What the NBA Playoffs Have Taught Me
As a sports fan, this is my favorite time of year. PGA and MLB are starting to hit a stride, teams are making moves to prepare for NFL season, Lawrence Taylor is in trouble with the law…again, NHL Playoffs are starting to heat up, it’s almost time for the 2nd of the Tennis Grand Slam Tournaments and most importantly (to me anyway), the NBA Playoffs are (hopefully) getting good.
This year, a couple things have stood out to me during the playoffs. And no, I don’t make predictions or talk trash. I cheer for my team in quiet confidence and pray when prayer is needed. I’ll try to leave my bias behind here but I make no promises.
The old adage “age ain’t nothing but a number” goes both ways. The Phoenix Suns, led by 90-year-old (in basketball years, he’s 90) point guard Steve Nash, have seemingly shaken their “soft” image on their march through the Western Conference Playoffs. He and Grant Hill look like spring chickens when by basketball standards they are anything but.
Conversely, the young Oklahoma City Thunder shocked the world by actually winning 2 games against the heavily favored Los Angeles Lakers. Kevin Durant became the youngest player in the history of the NBA to win the scoring title and he and his merry band of toddlers pushed the defending champs to six games by actually competing rather than bowing at the feet of Kobe Bryant like Doug Collins. Let’s be honest, none of us would have been shocked if they had conceded to the Lakers but the Thunder showed more than a “happy to be here attitude” and will enter next season with some confidence. With the Lakers, Suns and Spurs getting older as time ticks on, the Oklahoma City Thunder just may be the team to watch next season.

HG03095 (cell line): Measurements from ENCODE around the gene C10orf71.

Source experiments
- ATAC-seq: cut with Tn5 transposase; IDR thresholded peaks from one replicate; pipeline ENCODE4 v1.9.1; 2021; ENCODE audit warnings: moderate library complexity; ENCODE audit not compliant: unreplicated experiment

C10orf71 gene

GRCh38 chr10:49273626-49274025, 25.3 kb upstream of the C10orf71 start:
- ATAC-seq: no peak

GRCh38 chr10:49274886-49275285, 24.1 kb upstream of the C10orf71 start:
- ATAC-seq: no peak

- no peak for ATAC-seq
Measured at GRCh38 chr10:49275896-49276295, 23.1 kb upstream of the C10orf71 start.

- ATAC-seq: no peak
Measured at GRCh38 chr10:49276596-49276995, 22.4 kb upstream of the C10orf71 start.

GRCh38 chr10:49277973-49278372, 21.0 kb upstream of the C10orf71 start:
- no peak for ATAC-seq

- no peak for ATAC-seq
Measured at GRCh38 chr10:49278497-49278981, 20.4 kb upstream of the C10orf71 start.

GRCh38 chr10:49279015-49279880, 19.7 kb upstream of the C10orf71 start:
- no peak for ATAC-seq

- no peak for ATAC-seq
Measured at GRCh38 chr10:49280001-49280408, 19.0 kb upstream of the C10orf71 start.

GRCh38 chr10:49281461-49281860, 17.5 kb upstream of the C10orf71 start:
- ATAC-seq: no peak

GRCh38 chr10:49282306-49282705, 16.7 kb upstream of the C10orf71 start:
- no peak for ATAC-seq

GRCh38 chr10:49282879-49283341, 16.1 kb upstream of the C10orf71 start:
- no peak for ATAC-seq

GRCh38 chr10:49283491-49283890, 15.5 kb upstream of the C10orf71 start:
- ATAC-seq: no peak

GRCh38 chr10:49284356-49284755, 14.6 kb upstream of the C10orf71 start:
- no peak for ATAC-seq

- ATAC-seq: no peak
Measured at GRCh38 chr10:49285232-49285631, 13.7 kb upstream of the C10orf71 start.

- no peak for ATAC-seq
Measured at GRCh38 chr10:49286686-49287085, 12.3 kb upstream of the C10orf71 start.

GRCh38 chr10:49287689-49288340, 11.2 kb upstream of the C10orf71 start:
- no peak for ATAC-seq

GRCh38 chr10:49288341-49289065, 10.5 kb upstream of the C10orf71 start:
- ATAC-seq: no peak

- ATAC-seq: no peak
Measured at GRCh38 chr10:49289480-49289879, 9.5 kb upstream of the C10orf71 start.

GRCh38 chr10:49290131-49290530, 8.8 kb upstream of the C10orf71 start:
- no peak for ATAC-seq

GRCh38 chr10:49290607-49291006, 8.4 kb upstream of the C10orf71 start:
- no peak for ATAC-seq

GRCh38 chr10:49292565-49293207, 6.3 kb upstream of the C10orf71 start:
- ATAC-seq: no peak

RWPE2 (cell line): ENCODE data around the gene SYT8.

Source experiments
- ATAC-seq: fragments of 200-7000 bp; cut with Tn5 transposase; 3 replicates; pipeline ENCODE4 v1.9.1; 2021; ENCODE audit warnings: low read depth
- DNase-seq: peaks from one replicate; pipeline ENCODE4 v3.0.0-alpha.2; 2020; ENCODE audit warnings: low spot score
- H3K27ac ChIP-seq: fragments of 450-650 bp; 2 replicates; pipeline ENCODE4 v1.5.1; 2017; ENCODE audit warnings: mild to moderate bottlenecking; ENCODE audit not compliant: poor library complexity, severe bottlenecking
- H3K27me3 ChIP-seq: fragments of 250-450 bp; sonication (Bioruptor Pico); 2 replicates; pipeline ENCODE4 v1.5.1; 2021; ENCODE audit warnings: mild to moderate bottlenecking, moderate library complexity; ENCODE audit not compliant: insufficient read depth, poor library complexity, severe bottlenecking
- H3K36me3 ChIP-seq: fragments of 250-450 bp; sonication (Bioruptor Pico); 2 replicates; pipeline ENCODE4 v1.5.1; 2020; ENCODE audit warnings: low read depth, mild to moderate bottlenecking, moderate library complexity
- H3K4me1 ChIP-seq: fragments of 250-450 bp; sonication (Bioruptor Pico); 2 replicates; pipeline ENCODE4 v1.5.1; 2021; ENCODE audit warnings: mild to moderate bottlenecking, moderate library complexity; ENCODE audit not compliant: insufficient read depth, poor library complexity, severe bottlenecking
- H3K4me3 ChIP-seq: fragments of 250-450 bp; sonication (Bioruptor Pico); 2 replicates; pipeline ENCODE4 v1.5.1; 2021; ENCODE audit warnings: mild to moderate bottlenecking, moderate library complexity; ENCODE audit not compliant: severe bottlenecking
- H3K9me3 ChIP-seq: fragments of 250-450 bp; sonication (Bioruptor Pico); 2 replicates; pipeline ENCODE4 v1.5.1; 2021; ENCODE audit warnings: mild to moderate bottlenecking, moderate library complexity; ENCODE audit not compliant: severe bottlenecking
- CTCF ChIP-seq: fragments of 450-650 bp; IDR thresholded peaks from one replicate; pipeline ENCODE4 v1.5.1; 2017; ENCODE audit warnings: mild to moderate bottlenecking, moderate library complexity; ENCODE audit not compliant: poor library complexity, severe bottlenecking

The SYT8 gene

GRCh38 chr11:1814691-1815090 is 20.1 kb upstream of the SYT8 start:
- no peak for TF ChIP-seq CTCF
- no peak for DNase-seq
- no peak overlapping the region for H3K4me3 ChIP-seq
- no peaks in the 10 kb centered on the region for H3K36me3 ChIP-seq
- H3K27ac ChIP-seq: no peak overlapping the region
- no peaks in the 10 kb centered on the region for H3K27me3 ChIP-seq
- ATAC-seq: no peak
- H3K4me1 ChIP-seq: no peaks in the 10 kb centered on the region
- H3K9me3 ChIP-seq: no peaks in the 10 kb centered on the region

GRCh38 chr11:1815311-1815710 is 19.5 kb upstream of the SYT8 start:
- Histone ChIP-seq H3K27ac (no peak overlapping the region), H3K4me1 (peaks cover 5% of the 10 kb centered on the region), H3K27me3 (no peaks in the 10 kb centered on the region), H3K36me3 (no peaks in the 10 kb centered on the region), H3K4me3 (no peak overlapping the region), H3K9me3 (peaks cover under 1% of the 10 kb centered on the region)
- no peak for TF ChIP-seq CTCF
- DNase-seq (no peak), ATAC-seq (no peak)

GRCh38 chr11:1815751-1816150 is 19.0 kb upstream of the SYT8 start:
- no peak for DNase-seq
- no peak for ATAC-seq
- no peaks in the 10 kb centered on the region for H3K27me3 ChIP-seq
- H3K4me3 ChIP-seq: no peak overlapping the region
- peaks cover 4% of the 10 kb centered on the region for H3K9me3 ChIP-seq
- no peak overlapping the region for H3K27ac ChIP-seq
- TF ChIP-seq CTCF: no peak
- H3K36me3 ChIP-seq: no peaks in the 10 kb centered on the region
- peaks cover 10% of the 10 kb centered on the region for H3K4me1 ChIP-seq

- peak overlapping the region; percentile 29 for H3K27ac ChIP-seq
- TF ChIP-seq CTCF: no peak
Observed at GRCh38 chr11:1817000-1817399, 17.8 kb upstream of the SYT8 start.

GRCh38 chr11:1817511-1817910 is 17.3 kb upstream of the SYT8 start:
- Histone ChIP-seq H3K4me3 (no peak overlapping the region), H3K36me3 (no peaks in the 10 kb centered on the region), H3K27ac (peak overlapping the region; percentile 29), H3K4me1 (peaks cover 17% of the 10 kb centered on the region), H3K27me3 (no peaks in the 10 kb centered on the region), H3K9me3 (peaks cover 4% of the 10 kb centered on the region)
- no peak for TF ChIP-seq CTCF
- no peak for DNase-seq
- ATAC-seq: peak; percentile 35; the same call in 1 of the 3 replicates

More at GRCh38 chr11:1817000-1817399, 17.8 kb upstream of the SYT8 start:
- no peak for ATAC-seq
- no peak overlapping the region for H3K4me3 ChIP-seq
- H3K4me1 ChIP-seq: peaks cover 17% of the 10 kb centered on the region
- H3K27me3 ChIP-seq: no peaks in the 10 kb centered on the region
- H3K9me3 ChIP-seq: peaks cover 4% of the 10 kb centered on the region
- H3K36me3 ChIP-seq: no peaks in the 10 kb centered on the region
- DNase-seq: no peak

“What have you done for me lately” applies to LeBron James just as much as it applies to us mere mortals. After dropping two straight to the Boston Celtics (J) (including a game 5 loss during which “King” James might have been wearing an Invisibility Cloak), the NBA’s Golden Boy has caught a lot of flak from the media. It isn’t entirely his fault that while the rest of the top seeds made quick work of their opponents, the Cavs are struggling with a Boston team that came limping into the playoffs with nagging injuries, Father Time on their backs, and 230 pounds of dead weight that used to be Rasheed Wallace. But, the poor showing in Game 5 has everyone whispering about his leadership abilities. Maybe it’s his elbow, or maybe, just maybe, he isn’t possessed by the ghost of Michael Jordan as ESPN would have us believe.